"No ma'am, the neighbor stopped in and found Mr. McCreedy that way. He heard the fight last night, said Mr. McCreedy was still shouting when he saw your car leave. Rose here, confirmed the time. I will leave you to make plans for his funeral. Here's the undertaker's card, the one we called to pick him up. I didn't know where you were, Mrs. McCreedy, I hope that was alright. He's expecting your call." Linnie thanked the Officer. Closing the door, she guided Rose to the couch. When the squad pulled out of the driveway, Rose turned off the waterworks and looked at her sister.

"Linnie, it's over. Bert is gone." Linnie was quiet for a bit, and then she said.

"They will find out he has a big whack on the back of his head. You should come forward now. You can say you were so drunk you don't remember very much. Everyone knows Bert was mean. You could say it was self-defense, and I'll back you up." Rose looked at her sister.

"Are you nuts? Bert deserved what he got. Don't you see that? He was alive when we left. Didn't you hear the Officer? He said the neighbor claimed to hear Bert screaming after we left. That means he was still alive. He probably woke up when he caught fire. I didn't kill Bert. Bert killed Bert! I am free of him. Finally. And my dear sister, I also remember you got a few whacks in yourself last night." Rose threw her hands up in the air. "I say, Hallelujah!" Linnie shook her head.

"Rose, you can't be serious."

"Linnie, I am dead serious. I could sell the other place we could live together. How about cleaning out that upstairs attic bedroom for me? We can live here together, just like we did when we were young. You got mom and dad's house, and I will get some life insurance from Bert. We could get new furniture, fix the place up. It would be fun." Rose looked at her sister with pleading eyes, and for a second, it looked like Linnie wanted to make her little sister happy.

"I suppose it could work. It's large enough to make it a small efficiency apartment up there. You'd have your own space." Linnie said quietly; she drifted off into thought.

"Oh, come on. Let's go up and see how I can turn that into a living spot for me." Linnie followed Rose upstairs. As young girls, they shared the attic space, which was a large room. They could put Rose's bed up there and make a small living room for her. In talking it over, the girls got caught up in the plan.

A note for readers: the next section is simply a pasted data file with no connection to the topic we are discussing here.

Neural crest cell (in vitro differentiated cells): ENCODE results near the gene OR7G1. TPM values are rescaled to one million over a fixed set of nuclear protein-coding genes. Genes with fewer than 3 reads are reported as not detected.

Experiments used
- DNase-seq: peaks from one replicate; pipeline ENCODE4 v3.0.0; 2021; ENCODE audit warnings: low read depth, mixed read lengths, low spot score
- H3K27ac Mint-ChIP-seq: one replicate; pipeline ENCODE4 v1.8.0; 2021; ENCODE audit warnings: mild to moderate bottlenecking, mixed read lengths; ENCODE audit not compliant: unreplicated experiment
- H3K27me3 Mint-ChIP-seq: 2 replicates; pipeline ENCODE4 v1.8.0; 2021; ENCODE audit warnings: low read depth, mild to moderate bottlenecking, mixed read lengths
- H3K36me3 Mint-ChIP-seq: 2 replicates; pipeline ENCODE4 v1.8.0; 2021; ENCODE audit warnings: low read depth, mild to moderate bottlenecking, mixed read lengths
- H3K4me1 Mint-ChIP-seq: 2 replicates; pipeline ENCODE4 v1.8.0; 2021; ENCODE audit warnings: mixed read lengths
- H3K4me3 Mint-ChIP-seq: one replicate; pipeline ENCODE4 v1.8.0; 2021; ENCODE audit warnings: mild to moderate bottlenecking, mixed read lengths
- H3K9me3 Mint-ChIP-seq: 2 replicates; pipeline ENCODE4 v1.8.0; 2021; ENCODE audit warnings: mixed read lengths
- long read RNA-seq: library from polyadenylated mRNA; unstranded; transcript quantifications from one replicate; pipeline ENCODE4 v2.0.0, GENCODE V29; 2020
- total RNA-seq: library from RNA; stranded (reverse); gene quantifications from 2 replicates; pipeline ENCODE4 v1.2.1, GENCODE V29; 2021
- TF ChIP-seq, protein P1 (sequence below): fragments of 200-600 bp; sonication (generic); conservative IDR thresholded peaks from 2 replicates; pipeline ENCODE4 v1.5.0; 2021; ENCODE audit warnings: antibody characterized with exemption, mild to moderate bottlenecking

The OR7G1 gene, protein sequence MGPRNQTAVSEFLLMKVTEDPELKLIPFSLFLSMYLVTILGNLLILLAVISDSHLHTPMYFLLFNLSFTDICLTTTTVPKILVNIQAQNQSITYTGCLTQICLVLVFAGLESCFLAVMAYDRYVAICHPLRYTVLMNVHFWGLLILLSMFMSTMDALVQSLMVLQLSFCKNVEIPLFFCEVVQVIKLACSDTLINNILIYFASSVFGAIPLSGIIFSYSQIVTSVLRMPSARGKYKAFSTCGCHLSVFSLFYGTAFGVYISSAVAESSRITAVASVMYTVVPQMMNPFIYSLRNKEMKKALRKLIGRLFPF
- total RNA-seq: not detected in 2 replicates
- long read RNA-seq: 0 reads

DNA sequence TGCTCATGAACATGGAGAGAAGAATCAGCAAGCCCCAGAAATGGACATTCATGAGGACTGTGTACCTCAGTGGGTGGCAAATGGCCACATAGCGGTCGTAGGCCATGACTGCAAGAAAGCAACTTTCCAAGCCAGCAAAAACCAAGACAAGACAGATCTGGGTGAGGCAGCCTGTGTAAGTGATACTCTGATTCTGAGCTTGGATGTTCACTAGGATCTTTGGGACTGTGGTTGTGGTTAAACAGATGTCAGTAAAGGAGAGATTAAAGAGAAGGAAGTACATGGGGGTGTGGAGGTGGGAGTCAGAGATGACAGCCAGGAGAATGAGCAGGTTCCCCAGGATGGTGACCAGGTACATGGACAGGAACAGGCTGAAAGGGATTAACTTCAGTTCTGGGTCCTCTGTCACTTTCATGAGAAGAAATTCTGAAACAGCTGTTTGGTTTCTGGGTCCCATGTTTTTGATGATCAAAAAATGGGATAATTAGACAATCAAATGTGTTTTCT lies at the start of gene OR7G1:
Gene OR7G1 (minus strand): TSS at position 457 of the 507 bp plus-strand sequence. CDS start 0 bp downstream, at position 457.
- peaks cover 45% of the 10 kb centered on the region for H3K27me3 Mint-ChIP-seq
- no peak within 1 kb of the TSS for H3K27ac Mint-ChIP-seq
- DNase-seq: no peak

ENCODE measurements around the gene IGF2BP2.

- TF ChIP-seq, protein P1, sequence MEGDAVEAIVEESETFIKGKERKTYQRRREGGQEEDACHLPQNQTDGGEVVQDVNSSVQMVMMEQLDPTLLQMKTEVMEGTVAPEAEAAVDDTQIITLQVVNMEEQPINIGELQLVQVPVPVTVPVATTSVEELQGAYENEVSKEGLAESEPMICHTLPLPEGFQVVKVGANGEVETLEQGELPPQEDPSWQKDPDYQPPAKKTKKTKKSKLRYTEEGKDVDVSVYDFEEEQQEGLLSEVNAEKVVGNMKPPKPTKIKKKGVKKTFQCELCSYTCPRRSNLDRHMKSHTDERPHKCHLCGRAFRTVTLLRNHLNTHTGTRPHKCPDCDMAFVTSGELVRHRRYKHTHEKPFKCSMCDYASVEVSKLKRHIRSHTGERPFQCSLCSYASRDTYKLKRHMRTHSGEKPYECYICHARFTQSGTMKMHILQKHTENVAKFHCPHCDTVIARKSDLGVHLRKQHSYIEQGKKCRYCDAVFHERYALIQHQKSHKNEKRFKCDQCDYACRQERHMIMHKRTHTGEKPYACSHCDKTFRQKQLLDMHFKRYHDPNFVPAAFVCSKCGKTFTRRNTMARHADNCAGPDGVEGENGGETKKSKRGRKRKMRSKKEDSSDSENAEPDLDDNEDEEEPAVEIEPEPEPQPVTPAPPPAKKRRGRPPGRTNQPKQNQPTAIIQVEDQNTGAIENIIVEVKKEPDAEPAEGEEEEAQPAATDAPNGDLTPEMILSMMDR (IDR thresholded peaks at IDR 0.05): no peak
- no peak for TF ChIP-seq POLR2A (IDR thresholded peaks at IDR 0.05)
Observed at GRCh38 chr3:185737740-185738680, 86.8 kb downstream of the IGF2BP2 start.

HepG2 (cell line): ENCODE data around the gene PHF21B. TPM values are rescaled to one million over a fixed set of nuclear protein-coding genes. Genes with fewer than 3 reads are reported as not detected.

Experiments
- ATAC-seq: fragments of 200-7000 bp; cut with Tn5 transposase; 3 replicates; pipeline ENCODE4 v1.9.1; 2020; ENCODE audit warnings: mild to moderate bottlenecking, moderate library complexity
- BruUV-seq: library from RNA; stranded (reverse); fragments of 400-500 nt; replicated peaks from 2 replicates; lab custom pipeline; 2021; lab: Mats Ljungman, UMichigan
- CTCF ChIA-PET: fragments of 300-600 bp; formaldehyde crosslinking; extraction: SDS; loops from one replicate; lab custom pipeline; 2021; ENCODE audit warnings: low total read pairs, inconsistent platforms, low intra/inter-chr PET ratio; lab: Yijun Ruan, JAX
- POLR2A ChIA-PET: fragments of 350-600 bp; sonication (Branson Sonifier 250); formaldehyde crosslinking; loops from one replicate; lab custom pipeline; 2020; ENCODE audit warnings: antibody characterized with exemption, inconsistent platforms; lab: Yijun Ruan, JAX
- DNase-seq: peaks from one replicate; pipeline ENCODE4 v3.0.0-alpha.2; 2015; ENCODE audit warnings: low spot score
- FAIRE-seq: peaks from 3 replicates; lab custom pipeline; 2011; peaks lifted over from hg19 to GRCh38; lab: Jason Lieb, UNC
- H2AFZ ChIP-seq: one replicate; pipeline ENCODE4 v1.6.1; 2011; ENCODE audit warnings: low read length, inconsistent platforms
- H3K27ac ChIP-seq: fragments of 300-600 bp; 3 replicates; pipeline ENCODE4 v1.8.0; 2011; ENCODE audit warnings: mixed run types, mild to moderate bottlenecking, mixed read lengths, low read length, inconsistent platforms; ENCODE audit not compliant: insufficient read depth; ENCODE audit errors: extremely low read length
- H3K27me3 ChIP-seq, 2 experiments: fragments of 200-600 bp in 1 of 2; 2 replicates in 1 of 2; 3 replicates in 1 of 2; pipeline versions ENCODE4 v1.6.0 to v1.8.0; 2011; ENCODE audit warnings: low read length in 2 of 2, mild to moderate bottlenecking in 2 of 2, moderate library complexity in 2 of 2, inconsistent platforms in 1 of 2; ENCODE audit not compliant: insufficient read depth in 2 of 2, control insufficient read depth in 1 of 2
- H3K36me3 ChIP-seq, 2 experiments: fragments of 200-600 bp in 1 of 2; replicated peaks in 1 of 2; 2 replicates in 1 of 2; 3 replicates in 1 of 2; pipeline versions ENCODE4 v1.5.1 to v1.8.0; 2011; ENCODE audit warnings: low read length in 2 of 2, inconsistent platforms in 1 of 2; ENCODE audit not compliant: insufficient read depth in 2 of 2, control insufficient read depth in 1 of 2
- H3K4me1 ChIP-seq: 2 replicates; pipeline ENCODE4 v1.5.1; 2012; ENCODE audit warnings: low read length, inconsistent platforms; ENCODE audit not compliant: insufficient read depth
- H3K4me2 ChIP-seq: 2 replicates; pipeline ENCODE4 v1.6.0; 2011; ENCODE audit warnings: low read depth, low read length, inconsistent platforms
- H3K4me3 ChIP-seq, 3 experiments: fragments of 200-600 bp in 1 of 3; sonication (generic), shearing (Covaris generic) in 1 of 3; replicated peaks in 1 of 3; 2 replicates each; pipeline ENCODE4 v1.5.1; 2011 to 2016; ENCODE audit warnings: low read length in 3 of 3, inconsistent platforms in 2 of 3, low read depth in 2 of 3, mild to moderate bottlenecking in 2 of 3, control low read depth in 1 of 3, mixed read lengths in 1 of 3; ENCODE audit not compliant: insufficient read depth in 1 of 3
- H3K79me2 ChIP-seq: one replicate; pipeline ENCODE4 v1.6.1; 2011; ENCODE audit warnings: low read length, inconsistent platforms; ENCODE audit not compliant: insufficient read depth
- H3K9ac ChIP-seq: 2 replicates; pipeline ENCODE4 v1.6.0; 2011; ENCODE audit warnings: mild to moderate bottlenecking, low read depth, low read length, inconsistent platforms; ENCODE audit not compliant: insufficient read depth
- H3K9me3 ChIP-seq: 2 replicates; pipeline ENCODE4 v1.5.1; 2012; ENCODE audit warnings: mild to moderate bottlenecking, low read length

"I'll pay half the utilities." Rose clapped her hands.

Linnie said that maybe this could work. Perhaps she and Rose could live together. With two incomes, they could afford the house. It would be less of a struggle for Linnie. She had a small teacher's pension and her social security, which didn't go very far. Linnie hemmed and hawed. Rose got more fidgety when her sister wouldn't commit to having her move in.

"Rose, you can live with me, but we have to tell the police the truth." Rose rolled her eyes.

"It was an accident. You just have to see it that way, too." Rose waited for Linnie to respond. But nothing came out. She knew her sister was always honest, to a fault. "Oh, for God's sake Linnie, alright. Let's go call the police." Rose opened the door standing at the top of the steep attic stairs she pushed her sister down. Linnie tumbled over and over. She never made a sound but for the "ooof, ooof," that escaped her whenever her body hit a step, and the wind was being knocked out of her lungs. Linnie lay at the bottom of the stairs with a broken neck.

"Linnie! Oh, Linnie!" Rose screamed. She raced to her sister's side, grabbing the phone, punching 9 1 1.

"My sister fell down the steps from the attic. Please hurry." Rose gave her sister's address, or rather her new address, now that she stood to inherit Linnie's house. She had already thought of what she was going to tell the police.

They had gone upstairs to find pictures for the funeral. Linnie kept everything all the family memories up there. Rose came down, so upset she couldn't look any further. Linnie was still upstairs searching for the box. Rose was in the kitchen when she heard Linnie crashing down the steps.

"Oh my God, my husband, and my sister. What am I going to do? I don't drive. They did everything for me." Rose sobbed, wringing her hands, the same Officer felt sorry for her. This poor woman. The ambulance was getting closer, Rose opened the door and knelt at her sister's side sobbing,

"Linnie, Linnie!"

Everyone in town knew how close Rose and her sister were. Where Linnie was, there was Rose and vice versa. The double funeral was well attended. Rose welcomed the guests and cried more tears. They were real. She didn't want to kill her sister, but she knew Linnie would never be able to live a lie, and Rose didn't want to go to jail for murder, so they were at a stalemate. There were never two sisters more different. Rose had quite a windfall that week.

The End